What is V2G

As a potential or current EV owner, you are usually concerned with how energy can go into the car’s battery. Now, your home can use the same battery you charge to back up your home’s power needs during outages! Vehicle-to-Grid (V2G) will allow the battery in EVs to power loads in your home, just as your home feeds the solar power it generates back to the grid. Bi-directional V2G technology allows you to charge your car or, when needed, power the house during grid outages.

Benefits of using EV battery backup

The batteries installed in EVs have a considerable capacity. It takes a lot of energy to power a vehicle over hundreds of miles. To put this into perspective, the Tesla Powerwall 2 that we have been installing over the last few years has a capacity of 13.5 kWh per Powerwall. The new Ford F-150 Lightning standard range has 98 kWh of battery capacity. That is 7x the battery capacity meaning that most EVs with 70+ kWh batteries can power homes for multiple days in case of really bad power outages.

Now, when you are considering the purchase of an EV compared to a gas car, you have to believe that your EV can very well be a backup generator soon! With the Ford F-150 Lightning, you will be able to back up your home for three days or up to ten days if powering just the essentials. The duration of your backup power varies on what loads you are backing up.

What's the catch?

Of course, to enable V2G, you must install more equipment that you have to fit in the garage or around the house, typically next to the electrical panel and meter. With the F-150 Lightning, you will need the Ford Charge Station and Home Integration System to enable Ford Intelligent Backup Power. This 80-amp wall charger equates to having a 100A circuit added to your existing electrical panel. That is a big circuit to account for, and most homes with 200A main panels may not have the space to add this piece of equipment. An electrical service upgrade may be necessary, adding to the $3,895 Home Integration System hardware price before shipping, taxes, and installation costs. Now you must consider the space in the required locations of the house must be open electrically, physically, and financially.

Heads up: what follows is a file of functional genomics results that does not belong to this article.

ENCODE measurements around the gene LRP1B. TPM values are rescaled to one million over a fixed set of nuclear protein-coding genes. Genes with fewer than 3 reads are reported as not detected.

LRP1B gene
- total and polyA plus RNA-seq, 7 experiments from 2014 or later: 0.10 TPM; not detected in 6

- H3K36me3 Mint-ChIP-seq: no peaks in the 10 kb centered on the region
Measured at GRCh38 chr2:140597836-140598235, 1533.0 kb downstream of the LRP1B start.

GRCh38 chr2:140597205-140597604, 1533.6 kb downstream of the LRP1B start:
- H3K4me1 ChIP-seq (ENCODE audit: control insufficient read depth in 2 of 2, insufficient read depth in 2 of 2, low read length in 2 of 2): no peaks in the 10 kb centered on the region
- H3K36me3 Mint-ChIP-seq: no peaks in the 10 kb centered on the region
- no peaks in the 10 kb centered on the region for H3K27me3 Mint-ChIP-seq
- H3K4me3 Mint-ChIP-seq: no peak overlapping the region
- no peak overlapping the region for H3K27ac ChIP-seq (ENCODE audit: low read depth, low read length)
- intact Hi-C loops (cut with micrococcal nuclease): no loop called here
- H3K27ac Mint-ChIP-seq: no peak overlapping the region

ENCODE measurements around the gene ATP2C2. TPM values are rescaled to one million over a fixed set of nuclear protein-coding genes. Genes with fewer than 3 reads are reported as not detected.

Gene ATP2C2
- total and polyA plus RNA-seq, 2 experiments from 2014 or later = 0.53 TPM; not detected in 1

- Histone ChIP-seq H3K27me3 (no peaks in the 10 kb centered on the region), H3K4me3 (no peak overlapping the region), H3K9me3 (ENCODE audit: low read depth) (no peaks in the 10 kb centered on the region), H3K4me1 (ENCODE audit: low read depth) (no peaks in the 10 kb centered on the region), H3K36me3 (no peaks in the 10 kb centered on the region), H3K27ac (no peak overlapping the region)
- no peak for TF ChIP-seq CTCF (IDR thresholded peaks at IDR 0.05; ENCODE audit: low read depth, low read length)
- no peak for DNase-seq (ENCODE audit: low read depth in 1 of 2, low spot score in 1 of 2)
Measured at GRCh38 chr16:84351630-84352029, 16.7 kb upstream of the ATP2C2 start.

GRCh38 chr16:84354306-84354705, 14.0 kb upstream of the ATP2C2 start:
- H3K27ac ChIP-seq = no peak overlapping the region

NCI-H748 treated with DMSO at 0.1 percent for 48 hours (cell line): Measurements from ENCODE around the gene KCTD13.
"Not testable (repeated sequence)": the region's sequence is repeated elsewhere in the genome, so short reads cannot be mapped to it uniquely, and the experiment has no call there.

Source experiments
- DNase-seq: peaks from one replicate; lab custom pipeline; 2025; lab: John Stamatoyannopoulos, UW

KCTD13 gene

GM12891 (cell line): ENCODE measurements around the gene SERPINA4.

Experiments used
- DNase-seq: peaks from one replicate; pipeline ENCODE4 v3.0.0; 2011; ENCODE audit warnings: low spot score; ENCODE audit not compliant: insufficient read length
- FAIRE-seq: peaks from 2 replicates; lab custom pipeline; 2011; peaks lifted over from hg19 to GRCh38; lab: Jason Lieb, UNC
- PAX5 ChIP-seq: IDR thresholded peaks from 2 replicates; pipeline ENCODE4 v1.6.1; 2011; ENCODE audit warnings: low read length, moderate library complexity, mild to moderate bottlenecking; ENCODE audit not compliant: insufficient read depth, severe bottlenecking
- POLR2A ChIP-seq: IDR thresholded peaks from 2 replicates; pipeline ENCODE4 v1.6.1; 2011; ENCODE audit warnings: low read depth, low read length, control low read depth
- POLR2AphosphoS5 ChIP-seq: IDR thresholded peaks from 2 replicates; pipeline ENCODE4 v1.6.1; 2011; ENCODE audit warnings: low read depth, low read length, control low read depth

Furthermore, utilizing your car’s battery as a backup generator will ultimately put more ‘mileage’ on the battery life. Increasing the number of charge and discharge cycles will lead to quicker battery degradation. Depending on the manufacturer, the EV and or battery may not have a warranty for V2G functions.

More equipment to install

Homes that have older electrical equipment will most likely require a service upgrade to be able to install a V2G backup interface safely. Newer homes with up-to-date services and panels won’t be as typical for a service upgrade. Still, each situation is different given the loads at each home or business. We at NWES can assess this for you to fully understand your electrical system’s capacity for these smart home upgrades.

Making way for a new electricity grid

Installing energy technologies such as solar and energy storage systems to control how they generate and store electricity—allows homeowners or businesses to save money and become energy independent. The next logical piece is an EV that utilizes electricity you can create at home to mobilize you. Now that you can have an EV with backup capacity, the energy inside the batteries can be transported and used simultaneously as a micro-grid scaled energy storage system. Such a system enables the effective use of intermittent renewable energy when the sun isn’t shining.

An emerging energy economy

EVs and batteries provide owners with resiliency and a return on investment through fuel cost savings and storing energy. V2G brings electricity to a new level, allowing for energy transportation, charging in different locations, and being usable when the grid goes out wherever you may be. With more homes and businesses leveraging solar energy to create their electricity, states like Washington will become more resilient and sustainable.

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Manuel Larrain
Manuel Larrain is a Chilean-born US citizen who studied business and sustainability at Western Washington University. Solar energy is his passion, as it is transforming how Washingtonians power their lifestyle. He believes we can address climate change, environmental justice, and steward a brighter future for all of us through renewable energy.